The University of Colorado Law School on Aug. 25 hosted a discussion, “The Roles and Rights of Essential Food System Workers During COVID-19,” as part of its monthly Colorado Law Talks series.
The webinar featured Alexia Brunet Marks, associate professor at CU Law, who talked about the high rates of COVID-19 infection among food system workers and the domino effect it has had on the food supply chain. She also discussed her policy work as part of Project Protect Food System Workers, a group of immigrants, farmers, workers, scholars, activists and unions working to ensure food industry worker protections amid the pandemic.
The presentation opened with a photo of a familiar scene: the empty shelves of King Soopers when COVID-19 first hit Colorado. “Can each of you think back to those early days of the pandemic … and then think about those empty shelves. Did you stop to think that that was caused by COVID sweeping across meatpacking plants and farm fields?” Brunet Marks asked the audience.
Brunet Marks, whose multidisciplinary background includes law, agricultural economics and international trade, retraced the chain of events that led to sold-out supplies at supermarkets. While many industries shut down, President Trump ordered meat processing facilities to stay open. Food supply workers were deemed essential under Colorado’s executive order and continued to work in unsafe conditions, leading many to fall ill.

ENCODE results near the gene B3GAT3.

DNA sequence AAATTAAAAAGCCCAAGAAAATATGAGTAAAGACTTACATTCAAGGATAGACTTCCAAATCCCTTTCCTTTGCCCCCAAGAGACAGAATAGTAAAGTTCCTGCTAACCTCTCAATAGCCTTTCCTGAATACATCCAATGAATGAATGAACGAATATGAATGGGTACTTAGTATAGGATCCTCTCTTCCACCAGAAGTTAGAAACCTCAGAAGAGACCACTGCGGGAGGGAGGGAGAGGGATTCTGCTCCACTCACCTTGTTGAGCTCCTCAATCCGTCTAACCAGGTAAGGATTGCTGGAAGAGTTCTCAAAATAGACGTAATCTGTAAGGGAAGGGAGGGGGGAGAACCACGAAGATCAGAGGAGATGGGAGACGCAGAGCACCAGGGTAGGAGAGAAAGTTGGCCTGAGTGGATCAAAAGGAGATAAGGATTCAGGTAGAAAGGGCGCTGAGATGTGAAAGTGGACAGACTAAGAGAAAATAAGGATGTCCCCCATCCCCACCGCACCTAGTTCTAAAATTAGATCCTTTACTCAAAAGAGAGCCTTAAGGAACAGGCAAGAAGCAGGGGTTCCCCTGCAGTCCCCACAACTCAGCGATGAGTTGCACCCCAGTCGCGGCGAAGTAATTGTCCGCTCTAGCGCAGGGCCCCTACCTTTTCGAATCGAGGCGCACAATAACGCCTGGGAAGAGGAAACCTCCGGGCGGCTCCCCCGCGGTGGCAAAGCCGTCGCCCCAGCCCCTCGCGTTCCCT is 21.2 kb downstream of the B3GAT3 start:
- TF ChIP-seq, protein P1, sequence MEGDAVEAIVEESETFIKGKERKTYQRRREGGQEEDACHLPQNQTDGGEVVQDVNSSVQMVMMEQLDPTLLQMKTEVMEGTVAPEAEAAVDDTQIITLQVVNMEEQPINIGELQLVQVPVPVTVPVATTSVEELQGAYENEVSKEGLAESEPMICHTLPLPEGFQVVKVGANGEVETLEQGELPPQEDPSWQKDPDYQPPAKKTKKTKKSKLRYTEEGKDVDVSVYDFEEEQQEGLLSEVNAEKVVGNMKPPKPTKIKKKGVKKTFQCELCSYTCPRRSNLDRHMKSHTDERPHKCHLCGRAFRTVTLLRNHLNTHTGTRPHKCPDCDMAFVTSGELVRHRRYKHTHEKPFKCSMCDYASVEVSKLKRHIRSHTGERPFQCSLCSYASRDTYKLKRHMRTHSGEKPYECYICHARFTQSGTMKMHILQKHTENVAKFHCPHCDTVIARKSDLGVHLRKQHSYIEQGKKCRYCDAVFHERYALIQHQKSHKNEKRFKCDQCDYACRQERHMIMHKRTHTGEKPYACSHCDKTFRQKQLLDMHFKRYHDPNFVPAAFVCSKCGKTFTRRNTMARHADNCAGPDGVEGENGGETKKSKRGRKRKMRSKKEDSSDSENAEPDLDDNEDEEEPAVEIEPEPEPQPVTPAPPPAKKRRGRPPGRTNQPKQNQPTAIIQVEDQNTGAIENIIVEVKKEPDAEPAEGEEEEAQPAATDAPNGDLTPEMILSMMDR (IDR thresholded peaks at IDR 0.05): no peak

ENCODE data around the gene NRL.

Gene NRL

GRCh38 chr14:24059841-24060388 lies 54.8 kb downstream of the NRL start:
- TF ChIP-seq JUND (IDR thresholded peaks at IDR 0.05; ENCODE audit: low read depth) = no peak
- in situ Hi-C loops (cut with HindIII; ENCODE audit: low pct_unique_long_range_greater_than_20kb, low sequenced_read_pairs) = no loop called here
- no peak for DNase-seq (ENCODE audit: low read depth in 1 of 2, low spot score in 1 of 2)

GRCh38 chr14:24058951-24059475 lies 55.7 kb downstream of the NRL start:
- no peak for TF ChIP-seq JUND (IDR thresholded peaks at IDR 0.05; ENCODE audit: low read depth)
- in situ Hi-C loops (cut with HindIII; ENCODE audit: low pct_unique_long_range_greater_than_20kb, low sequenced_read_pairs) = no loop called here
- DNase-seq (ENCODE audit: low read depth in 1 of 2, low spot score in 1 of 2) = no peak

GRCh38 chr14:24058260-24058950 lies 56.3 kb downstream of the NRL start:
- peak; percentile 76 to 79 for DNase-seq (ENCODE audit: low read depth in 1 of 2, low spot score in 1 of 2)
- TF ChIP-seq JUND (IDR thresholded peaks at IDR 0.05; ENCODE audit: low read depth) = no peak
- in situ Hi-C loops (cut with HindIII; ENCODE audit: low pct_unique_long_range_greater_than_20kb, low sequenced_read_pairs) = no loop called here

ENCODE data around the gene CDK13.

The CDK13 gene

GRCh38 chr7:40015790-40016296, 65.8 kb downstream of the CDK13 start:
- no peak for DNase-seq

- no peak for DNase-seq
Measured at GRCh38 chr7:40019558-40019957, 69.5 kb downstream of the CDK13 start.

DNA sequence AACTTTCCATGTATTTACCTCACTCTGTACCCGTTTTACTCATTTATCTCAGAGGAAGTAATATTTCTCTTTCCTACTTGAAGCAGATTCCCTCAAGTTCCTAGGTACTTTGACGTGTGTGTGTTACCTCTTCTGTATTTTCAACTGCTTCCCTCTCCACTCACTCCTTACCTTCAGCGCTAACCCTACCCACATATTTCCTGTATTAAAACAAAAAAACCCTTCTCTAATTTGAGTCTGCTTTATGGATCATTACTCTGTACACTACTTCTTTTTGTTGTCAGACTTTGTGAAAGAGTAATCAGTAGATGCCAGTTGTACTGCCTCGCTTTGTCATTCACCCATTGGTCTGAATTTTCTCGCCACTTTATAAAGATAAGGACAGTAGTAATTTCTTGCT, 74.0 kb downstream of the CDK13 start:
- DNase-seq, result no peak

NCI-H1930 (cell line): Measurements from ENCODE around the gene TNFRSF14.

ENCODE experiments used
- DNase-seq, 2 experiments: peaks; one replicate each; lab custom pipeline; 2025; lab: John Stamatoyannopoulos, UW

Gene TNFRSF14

Production at some facilities, including meatpacking plants in Colorado, slowed or stopped due to absenteeism or shut-downs by public health officials. Farm animals kept growing while processing plants were at reduced capacity, and pig farmers had to euthanize many animals due to a backlog in hogs, Brunet Marks said.
Meanwhile, demand changed as people went to restaurants less and grocery stores more, according to Brunet Marks, but food processing systems can’t be reoriented quickly from wholesale to retail production. “Grocery stores can anticipate and plan for peaks in demand, such as days around Thanksgiving and Christmas and even regional disruptions and hurricanes,” Brunet Marks said. “But not these types of global shocks.”